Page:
Late last year, Fields was convicted in state court of first-degree murder and other charges for killing Heather D. Heyer, 32, and injuring dozens at the chaotic Unite the Right rally on Aug. 12, 2017. The jury in that case recommended a life sentence, and a state judge is scheduled to formally impose it in mid-July.
Admitting guilt to hate crimes marks a dramatic shift for Fields, whose attorneys argued during his trial in state court that he sped toward the crowd out of fear for his safety and confusion. They said he immediately regretted his actions.
On Wednesday, Fields, who has grown a bushy beard in the months since his state trial, entered a federal courtroom here in a gray-and-white-striped prisoner’s jumpsuit and handcuffs. He spoke only to answer a judge’s questions and displayed no emotion during the hour-long hearing.
Susan Bro, Heyer’s mother, said after the hearing she was satisfied with the result.
“There’s no point in killing him. It would not bring back Heather,” Bro said.
“It’s a relief to think we don’t have to go through another trial. It was exhausting the first time. I can get on with my life, and the other victims can, too.”
Thomas T. Cullen, the U.S. attorney for the Western District of Virginia, said he was gratified that Fields finally admitted he was motivated by hate, calling the crime “an indelible mark on the city of Charlottesville, our state and our country.”
Fields pleaded guilty to one count of a hate crime that resulted in the death of Heyer and 28 counts of hate crimes that caused injuries and involved attempts to kill other people in the crowd. Each of the 29 counts carries a maximum sentence of life in prison. Attorney General William P. Barr approved the deal.
The violence in 2017 and President Trump’s assertion afterward that there were “very fine people” on both sides of the Charlottesville rally sparked intense criticism and a fresh focus on the renewed forces of ethno-nationalism.
The events began on Aug. 11 when far-right groups mounted a torchlight march through the University of Virginia campus shouting racist and anti-Semitic slogans, including, “Jews will not replace us!”
Fields was already on his way to Charlottesville, arriving the next day for a white-supremacist rally that was nominally held to protest the planned removal of a statue of Confederate Gen. Robert E. Lee.
The event, involving hundreds of marchers, generated national media attention after rallygoers carrying Nazi flags and shouting racial epithets clashed violently with throngs of counterprotesters. Police eventually dispersed the groups.
A short time later, Fields was seen driving his gray Dodge Challenger up to a group of counterprotesters on a narrow street. He slowly backed up and then accelerated down a hill directly into the group.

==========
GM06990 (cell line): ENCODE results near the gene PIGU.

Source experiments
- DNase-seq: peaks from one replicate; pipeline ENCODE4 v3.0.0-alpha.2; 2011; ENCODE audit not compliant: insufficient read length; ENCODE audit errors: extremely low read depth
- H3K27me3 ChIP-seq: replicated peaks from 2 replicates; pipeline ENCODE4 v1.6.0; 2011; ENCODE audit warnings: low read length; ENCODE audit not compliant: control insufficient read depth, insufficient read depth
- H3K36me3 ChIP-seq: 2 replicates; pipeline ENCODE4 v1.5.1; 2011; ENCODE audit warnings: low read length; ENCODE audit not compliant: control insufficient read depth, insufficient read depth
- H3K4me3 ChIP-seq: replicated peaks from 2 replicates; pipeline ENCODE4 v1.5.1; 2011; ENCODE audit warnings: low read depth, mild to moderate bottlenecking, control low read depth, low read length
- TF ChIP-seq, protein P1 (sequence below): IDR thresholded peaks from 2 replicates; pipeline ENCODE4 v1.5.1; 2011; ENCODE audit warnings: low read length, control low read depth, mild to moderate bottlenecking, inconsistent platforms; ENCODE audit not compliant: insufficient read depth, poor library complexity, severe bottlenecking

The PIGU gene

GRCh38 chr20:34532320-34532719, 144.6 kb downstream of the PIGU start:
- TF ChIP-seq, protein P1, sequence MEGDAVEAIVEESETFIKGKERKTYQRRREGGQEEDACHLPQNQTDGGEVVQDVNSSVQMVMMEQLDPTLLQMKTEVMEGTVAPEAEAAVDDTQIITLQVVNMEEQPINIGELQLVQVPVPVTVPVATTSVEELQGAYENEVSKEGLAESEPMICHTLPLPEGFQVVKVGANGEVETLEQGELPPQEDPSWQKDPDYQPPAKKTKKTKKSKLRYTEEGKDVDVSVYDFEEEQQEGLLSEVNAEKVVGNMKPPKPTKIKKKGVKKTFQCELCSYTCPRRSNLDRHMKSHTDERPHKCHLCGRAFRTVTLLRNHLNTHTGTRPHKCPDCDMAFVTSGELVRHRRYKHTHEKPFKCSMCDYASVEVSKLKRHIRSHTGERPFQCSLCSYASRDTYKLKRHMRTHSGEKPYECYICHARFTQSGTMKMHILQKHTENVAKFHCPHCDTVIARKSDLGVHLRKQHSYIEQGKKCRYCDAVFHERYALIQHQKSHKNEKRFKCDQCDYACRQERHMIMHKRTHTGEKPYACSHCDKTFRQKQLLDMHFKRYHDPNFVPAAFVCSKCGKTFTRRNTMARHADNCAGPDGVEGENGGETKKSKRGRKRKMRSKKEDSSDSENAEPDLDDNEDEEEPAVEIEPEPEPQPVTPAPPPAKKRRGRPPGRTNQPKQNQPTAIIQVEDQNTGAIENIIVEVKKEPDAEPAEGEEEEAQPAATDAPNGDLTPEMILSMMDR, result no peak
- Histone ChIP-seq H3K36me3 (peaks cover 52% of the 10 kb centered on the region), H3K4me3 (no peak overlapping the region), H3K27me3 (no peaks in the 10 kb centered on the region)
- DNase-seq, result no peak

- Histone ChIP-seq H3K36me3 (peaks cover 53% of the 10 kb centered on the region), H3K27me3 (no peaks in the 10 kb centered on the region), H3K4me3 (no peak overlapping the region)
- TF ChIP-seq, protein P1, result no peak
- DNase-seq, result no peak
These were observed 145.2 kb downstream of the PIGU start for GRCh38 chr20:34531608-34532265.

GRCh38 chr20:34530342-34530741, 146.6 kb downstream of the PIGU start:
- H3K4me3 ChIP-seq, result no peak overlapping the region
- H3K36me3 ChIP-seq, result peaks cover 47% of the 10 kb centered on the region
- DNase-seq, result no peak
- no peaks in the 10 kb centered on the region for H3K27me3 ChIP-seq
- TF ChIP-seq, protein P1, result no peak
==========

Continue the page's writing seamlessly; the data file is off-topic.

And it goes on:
Harrowing video, which was played at Fields’s state trial, shows protesters tumbling and screaming as the car slams into them. Fields then reversed at a high speed, hitting and dragging others. Someone repeatedly yelled: “Oh, God! Oh, God!”
Heyer was killed, while others were seriously wounded. One woman who limped to the witness stand at Fields’s state trial testified she had five surgeries and was about to undergo a sixth. Another described a broken pelvis and a third how he pushed his fiancee out of the way before he was hit by the Dodge.
At the state trial, a mental-health expert detailed Fields’s psychiatric disorders dating to early childhood.
He did not deny running into the crowd, but his attorneys argued that he acted to protect himself. Prosecutors forcefully countered that argument, and the jury at the six-day trial rejected the defense.
Jurors were shown a deleted Instagram post by Fields shared three months before that crash that featured a car running into a group of people. A caption read: “You Have the Right to Protest, But I’m Late for Work.”
A state prosecutor also showed a blown-up image of Fields in his car to counter the idea that he was frightened when he acted.
“This is not the face of someone who is scared,” a state prosecutor said at the time. “This is the face of anger, of hatred. It’s the face of malice.”
As part of the plea agreement in federal court, prosecutors said Fields admitted that before the rally, he had used social media to “express and promote white supremacist views” including admiration for the racial-purity doctrine of Adolf Hitler. They said he used those accounts to “espouse violence against African Americans, Jewish people, and members of other racial, ethnic and religious groups he perceived to be non-white.”
After Wednesday’s federal court hearing, Bro was asked whether Heyer’s killing had raised the community’s consciousness about racial disparities.
“Sadly, it took a white girl dying before anyone paid attention to civil rights around here,” she told reporters. “I wish we had woken up sooner.”
But Bro did describe one moment of healing. When asked whether she had ever come in contact with Fields’s mother, Bro said she had seen her just once, at the state trial.
“She looked at me, and I looked at her,” Bro said. “I said, ‘I’m sorry.’ She said, ‘I’m sorry.’ ”
An earlier version of this story misidentified Fields’s car as a Dodge Charger. It was a Dodge Challenger.